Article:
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Headless browser
is a web browser, which communicates with the user in the command-line mode, without a traditional graphical interface. Headless browsers can automate the controls of a web page in an environment similar to some popular browsers. They are particularly useful for testing web pages because they correctly interpret HTML, style sheets and JavaScript execution with AJAX - such functions that are not always available during testing. In 2009, Google began using headless browsers to help its search engine index AJAX3 sites. Headless Browsers Use Cases Headless browsers can be used for: Web app tests automation. Web page screenshots. Automated tests for JavaScript libraries. Web scraping to data recovery. Website interaction automation. Malicious Use Cases Headless browsers can also be used to: Perform DDOS attacks against websites. Increase the number of views. Automatically search for sites for fraudulent use, for example, confidential identifiers. List of Headless Browsers Here is a list of browsers offering headless functions: PhantomJS - a headless browser using the WebKit engine for rendering its pages and JavaScriptCore for javascript execution. PhantomJS was originally developed in 2010. HTMLUnit - also headless, written in Java. HTMLUnit uses Rhino for the JavaScript. TrifleJS - a version of the scriptable Internet Explorer browser that uses the Trident rendering engine and the V8 JavaScript engine. TrifleJS uses the same API as PhantomJS and, works by using the WebBrowser object of the .NET WebBrowser framework to control the version of IE installed on the machine. Splash - it has HTTP API, Lua scripting and an IPython IDE. Splash is written in Python and uses the WebKit rendering engine. Weboob - a Python library. Emulated Headless Browser These browsers emulate the environment of a browser Zombie.js. a navigation environment for Node.js20,21. ENVJS. a navigation environment is written in JavaScript for the Rhino engine. While they are able to support common browsing functions (HTML parsing, XHR, cookie support, etc.), they can not render and have limited support for DOM events. They usually run faster than a typical browser, but are unable to correctly interpret many sites.
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Frame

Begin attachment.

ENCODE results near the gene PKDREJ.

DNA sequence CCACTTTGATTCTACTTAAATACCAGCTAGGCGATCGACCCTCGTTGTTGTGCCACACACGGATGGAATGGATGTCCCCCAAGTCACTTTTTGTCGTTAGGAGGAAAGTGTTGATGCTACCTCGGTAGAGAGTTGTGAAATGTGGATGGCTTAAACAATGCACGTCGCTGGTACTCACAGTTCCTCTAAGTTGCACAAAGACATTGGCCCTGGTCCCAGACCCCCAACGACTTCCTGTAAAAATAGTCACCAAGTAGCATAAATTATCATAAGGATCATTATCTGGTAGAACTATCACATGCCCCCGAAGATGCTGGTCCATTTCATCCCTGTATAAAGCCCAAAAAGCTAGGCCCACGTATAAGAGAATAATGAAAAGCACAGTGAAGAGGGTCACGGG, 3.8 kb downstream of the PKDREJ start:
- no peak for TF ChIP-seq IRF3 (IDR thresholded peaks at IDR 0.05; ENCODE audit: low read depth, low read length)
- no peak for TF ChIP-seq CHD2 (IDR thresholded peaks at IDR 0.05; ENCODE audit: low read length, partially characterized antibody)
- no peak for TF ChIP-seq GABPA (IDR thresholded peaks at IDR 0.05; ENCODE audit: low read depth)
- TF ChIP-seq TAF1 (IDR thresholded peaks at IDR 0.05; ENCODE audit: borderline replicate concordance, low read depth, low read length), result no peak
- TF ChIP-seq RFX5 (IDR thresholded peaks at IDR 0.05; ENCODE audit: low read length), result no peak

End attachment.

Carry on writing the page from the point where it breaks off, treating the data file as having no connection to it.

is a unit of digital data transmission in computer and telecommunication networks. In a packet-switched system, a frame is a simple container for a network. In other telecommunication systems, frames are repeating structures that support time division multiplexing. Frame (HTML) - in web-design: the presentation of multiple HTML documents on a separate web page. Frame rate is the number of images displayed on the screen per time unit, usually expressed in FPS (frames per second) Frame (GUI), a box to save other widgets in the graphical user interface A frame typically includes a synchronization feature that has a sequence of bits, ‘or symbols’, indicating the receiver, the received symbol, or the beginning and end of the upload data in the bit stream. If the receiver is connected to the system during transmission, it will ignore the information until it detects a new frame synchronization sequence. Packet switching In the OSI model of a computer network, a frame is a data unit of the link layer. The frame is the result of the last encapsulation layer before the data is transferred by the physical layer. Each frame is separated from the next frame by an interval. It is a series of bits, usually consisting of a frame synchronization, a packet payload, and a frame check sequence. Examples include Point-to-Point Protocol  frames,Fiber Channel frames, Ethernet frames, and V.42 modem frames. Typically, several frames of different sizes are nested within each other. For example, when using the PPP protocol in asynchronous serial communication, the 8 bits of each byte consist of a start bit and a stop bit, and the payload data bytes in the network packet are framed by the header and footer, several packets can be framed with bound bytes. Time division multiplexing In telecommunications, particularly time division multiplexing (TDM) and time division multiple access variants (TDMA), a frame is a cyclically repeated block of data consisting of a fixed number of time slots; each interval is time used for Logical TDM channels or TDMA transmitters. In this context, a framework is usually an entity at the physical layer. Examples of TDM applications are SONET / SDH circuit-switched B channels and ISDN, while TDMA examples are circuit-switched data used in early cellular voice services. This frame is also an entity for time division duplexing, wherein the handset can transmit during certain time slots while receiving other slots.